The World an Illusion?

Question: I'm really struggling with the concept that this world is only an illusion, a dream. Do you have any suggestions that would help my mind grasp this concept?

Answer: According to the Course, the world's very purpose is to convince us that it is real. The world has done this job very well. Really seeing that it is unreal won't happen fully until the very end of the journey, so it isn't surprising that we struggle with this idea now.

The process of accepting this idea is just that—a process, one that will take us a long time. I think the first step is simply to open our minds to the possibility that it is true. One way to do this is to consider all the ways we can withdraw our minds from reality and convince ourselves that we are somewhere else. We are drawn into the story of a good book or movie. We lose ourselves in daydreams and fantasies. We engage in denial. We dream an entire world into apparent existence as we sleep. We can experience the past as if it were present, as elderly people with Alzheimer's often do. At the most extreme end, we can lose touch with consensual reality entirely—we can go insane, and withdraw completely into hallucinations. Especially in the more extreme versions of this phenomenon, it is usually only when we come out of the "somewhere else" and re-enter reality that we realize the "somewhere else" was unreal (I say "usually" because there are exceptions, like lucid dreaming). While we're actually in that unreal state, it feels totally real.

If our minds can do all this, then isn't it at least possible that our ability to withdraw from reality and convince ourselves that we are somewhere else is far greater than we realize? Isn't it possible that we've withdrawn our minds from the reality of Heaven and convinced ourselves that we are in this vast, collective dream we call the world? Isn't it possible that the reason we don't realize this is that we haven't come out of it yet, so it feels totally real to us?

Acceptance of this possibility opens our minds to experiences that slowly but surely convince us that this is not just a possibility, but the truth. The Course describes the process this way:

There is no world! This is the central thought the course attempts to teach. Not everyone is ready to accept it, and each one must go as far as he can let himself be led along the road to truth. He will return and go still farther, or perhaps step back a while and then return again.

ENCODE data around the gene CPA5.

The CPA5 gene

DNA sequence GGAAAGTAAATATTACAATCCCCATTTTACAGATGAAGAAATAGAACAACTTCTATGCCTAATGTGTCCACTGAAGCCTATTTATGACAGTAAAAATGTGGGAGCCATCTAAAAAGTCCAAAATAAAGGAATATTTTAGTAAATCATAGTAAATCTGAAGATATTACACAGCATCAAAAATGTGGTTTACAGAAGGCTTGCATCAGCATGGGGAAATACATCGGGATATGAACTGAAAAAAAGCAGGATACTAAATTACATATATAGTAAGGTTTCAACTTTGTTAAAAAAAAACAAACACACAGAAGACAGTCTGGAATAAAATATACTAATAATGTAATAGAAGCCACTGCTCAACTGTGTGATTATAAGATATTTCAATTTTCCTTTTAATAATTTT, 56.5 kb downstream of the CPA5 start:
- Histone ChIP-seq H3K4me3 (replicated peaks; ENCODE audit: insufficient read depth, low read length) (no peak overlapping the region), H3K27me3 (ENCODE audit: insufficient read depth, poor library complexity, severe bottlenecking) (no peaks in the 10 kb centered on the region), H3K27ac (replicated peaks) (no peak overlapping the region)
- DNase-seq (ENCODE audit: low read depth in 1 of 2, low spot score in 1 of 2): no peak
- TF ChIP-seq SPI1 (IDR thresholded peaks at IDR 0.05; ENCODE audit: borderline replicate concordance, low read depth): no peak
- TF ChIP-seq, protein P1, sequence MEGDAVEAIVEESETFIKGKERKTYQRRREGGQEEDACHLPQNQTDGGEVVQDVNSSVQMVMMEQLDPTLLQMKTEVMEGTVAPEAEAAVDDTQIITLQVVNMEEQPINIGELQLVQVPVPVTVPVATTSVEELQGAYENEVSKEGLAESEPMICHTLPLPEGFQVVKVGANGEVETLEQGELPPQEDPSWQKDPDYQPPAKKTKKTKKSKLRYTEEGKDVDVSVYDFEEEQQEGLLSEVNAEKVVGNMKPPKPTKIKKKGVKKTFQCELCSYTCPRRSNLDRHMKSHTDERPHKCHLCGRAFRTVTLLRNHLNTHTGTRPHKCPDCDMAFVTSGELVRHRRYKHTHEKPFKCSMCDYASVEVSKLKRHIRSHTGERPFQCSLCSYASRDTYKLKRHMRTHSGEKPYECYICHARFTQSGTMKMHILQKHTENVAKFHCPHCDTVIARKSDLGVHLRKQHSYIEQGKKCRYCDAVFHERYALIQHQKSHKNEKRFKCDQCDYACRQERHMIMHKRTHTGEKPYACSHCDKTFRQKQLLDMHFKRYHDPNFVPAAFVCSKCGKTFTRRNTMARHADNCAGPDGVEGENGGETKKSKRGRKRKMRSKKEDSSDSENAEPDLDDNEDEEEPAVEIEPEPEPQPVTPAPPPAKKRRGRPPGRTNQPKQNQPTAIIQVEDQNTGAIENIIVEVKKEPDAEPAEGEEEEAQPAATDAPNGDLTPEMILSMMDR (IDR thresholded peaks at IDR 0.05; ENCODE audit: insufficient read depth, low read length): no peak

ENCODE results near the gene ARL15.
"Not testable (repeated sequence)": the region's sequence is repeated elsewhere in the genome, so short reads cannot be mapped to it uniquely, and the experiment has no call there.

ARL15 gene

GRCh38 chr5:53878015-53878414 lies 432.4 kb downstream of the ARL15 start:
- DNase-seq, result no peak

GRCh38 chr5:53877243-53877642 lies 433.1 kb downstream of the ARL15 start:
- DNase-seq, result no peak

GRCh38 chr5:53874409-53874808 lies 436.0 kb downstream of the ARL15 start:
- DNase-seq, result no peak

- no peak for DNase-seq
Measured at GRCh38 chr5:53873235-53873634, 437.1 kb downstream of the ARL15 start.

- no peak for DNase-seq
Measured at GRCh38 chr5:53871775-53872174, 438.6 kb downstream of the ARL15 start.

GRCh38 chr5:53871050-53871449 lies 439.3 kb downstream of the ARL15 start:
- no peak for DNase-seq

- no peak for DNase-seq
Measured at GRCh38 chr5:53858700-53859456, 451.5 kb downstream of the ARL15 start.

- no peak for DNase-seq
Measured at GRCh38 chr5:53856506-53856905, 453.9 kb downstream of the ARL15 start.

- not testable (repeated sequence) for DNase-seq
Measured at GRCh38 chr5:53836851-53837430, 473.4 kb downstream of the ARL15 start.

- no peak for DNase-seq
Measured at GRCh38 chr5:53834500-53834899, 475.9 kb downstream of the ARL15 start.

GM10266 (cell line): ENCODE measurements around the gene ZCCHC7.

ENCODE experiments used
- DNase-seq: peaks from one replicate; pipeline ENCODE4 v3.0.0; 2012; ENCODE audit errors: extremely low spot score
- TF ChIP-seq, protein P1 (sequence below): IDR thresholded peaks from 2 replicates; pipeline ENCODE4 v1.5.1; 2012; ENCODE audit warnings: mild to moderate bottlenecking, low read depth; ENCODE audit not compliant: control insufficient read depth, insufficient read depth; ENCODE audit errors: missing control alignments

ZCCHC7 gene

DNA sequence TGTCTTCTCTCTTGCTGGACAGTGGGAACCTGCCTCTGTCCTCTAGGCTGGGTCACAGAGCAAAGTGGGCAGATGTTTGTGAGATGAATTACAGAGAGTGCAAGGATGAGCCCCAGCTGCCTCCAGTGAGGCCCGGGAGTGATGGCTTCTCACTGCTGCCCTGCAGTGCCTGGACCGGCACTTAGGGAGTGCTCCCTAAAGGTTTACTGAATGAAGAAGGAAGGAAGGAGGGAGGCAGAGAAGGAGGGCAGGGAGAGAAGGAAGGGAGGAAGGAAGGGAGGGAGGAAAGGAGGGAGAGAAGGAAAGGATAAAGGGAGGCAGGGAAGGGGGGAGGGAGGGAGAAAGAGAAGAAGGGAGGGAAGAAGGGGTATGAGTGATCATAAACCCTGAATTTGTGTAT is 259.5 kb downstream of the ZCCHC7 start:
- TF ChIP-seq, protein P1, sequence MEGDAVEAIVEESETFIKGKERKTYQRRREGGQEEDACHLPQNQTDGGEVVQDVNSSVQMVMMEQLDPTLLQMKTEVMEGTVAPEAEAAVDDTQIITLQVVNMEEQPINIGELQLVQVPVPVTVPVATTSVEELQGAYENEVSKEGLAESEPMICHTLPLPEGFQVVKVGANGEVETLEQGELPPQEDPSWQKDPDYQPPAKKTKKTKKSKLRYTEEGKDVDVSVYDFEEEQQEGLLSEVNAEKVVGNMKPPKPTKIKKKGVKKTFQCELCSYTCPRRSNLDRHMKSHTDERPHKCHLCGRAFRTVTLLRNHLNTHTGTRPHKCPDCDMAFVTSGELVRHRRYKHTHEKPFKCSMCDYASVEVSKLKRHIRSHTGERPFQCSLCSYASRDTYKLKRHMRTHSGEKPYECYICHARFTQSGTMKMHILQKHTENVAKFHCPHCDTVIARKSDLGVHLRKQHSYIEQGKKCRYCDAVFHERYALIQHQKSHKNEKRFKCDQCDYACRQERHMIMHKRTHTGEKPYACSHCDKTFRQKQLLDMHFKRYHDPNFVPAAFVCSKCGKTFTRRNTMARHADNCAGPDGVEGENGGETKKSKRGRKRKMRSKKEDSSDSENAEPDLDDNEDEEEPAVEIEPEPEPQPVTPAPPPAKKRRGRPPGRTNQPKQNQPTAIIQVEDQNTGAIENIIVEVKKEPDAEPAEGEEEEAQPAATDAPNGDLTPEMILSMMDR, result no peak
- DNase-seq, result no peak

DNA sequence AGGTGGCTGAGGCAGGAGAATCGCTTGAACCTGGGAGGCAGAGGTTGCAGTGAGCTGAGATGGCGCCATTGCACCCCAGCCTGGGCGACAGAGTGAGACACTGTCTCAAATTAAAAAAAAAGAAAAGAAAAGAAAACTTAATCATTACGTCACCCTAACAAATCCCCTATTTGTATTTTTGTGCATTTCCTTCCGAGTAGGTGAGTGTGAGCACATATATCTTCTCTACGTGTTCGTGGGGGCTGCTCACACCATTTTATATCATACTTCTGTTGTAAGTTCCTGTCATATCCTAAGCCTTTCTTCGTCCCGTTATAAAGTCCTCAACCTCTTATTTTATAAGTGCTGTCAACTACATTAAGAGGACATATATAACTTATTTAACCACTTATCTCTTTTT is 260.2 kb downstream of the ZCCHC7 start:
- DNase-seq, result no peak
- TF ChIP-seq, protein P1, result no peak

But healing is the gift of those who are prepared to learn there is no world, and can accept the lesson now. Their readiness will bring the lesson to them in some form which they can understand and recognize. Some see it suddenly on point of death, and rise to teach it. Others find it in experience that is not of this world, which shows them that the world does not exist because what they behold must be the truth, and yet it clearly contradicts the world.
And some will find it in this course, and in the exercises that we do today. (W-pI.132.6:2-8:1)

As the last line says, the way some of us will come to recognize that there is no world is to walk the path of the Course. As we study its teaching, do its practices, and devote ourselves to our function of extending miracles to our brothers, we move closer and closer to this recognition. We first enter into the Course's version of lucid dreaming; as the Manual says, "Awareness of dreaming is the real function of God's teachers" (M-12.6:6). Then, at last, the day will come when we fully recognize that "There is no world!" and awaken to our reality in God.

Browse the FAQ archive. FAQ Topic: . Bookmark the permalink. Post a comment or leave a trackback: Trackback URL.

Post a Comment

You must be logged in to post a comment.